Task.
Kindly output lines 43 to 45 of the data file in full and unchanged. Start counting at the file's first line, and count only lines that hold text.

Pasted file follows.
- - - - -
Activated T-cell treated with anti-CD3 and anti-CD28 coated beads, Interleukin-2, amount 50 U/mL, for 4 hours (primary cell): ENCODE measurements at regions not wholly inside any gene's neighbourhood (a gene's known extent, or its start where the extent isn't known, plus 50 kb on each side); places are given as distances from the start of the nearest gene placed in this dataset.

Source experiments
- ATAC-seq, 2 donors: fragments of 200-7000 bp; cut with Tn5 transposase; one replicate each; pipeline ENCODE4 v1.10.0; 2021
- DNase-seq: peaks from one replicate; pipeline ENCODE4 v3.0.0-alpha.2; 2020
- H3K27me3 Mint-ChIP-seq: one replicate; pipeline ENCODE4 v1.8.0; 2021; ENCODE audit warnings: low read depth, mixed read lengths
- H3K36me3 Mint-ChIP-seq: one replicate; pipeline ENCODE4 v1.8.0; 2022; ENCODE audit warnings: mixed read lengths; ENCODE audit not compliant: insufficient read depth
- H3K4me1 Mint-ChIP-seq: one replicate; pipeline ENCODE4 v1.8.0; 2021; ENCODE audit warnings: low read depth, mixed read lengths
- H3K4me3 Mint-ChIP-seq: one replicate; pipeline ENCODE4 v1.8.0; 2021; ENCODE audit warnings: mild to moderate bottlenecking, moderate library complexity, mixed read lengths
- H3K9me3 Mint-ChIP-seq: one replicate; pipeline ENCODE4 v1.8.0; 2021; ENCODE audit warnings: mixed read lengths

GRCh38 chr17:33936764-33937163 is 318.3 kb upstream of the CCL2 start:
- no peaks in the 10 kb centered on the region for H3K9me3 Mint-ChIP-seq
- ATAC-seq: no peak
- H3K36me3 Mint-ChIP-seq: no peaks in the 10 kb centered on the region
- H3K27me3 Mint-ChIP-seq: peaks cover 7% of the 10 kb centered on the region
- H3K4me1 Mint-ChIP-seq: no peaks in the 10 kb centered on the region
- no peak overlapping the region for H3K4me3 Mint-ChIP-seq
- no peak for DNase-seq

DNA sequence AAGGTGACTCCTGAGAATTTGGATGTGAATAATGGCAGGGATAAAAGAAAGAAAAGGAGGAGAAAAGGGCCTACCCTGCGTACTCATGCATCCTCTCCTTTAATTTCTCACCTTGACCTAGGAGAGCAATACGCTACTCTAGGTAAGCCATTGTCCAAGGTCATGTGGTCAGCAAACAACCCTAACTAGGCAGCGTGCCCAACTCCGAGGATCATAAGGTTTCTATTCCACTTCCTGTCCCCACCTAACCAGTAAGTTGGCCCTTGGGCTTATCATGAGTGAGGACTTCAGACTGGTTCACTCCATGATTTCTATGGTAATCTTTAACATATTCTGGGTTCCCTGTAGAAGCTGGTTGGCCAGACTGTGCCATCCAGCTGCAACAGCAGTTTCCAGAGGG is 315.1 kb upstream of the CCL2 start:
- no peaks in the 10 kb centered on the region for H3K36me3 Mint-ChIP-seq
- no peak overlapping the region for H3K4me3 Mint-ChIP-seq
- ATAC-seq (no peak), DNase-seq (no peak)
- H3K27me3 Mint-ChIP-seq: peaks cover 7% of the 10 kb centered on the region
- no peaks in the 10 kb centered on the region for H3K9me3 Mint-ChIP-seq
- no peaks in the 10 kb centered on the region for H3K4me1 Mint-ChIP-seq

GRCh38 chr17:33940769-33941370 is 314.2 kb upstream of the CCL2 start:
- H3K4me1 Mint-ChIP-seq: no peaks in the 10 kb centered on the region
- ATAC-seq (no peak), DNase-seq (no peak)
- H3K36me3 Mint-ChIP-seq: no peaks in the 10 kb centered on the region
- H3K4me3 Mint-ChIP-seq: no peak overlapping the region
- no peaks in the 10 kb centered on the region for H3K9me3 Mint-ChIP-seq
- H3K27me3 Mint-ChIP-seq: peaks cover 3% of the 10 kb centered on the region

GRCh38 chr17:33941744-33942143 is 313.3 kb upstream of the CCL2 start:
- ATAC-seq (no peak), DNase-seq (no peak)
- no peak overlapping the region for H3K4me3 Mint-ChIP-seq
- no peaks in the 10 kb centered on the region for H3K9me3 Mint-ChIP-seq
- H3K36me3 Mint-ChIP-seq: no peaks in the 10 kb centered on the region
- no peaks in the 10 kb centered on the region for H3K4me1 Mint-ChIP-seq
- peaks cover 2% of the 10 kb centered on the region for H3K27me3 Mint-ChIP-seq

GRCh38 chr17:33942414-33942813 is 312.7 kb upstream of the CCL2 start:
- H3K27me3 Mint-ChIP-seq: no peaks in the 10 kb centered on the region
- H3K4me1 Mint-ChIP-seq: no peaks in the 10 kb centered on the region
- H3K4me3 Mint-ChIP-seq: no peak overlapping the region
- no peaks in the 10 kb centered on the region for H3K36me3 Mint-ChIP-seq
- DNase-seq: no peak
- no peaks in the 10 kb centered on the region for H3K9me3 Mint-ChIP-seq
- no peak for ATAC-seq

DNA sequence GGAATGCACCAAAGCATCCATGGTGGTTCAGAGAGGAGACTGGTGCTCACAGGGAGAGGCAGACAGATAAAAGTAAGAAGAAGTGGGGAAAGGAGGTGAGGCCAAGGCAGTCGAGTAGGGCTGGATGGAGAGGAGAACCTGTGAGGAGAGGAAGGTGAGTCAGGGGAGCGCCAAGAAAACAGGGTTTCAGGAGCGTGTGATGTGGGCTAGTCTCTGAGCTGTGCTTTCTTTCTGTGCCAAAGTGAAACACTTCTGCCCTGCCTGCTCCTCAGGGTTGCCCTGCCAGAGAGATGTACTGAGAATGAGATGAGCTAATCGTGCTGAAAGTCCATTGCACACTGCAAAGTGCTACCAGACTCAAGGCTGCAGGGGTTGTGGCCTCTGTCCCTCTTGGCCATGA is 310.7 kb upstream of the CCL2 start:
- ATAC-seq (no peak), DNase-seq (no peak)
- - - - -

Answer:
- no peaks in the 10 kb centered on the region for H3K36me3 Mint-ChIP-seq
- DNase-seq: no peak
- no peaks in the 10 kb centered on the region for H3K9me3 Mint-ChIP-seq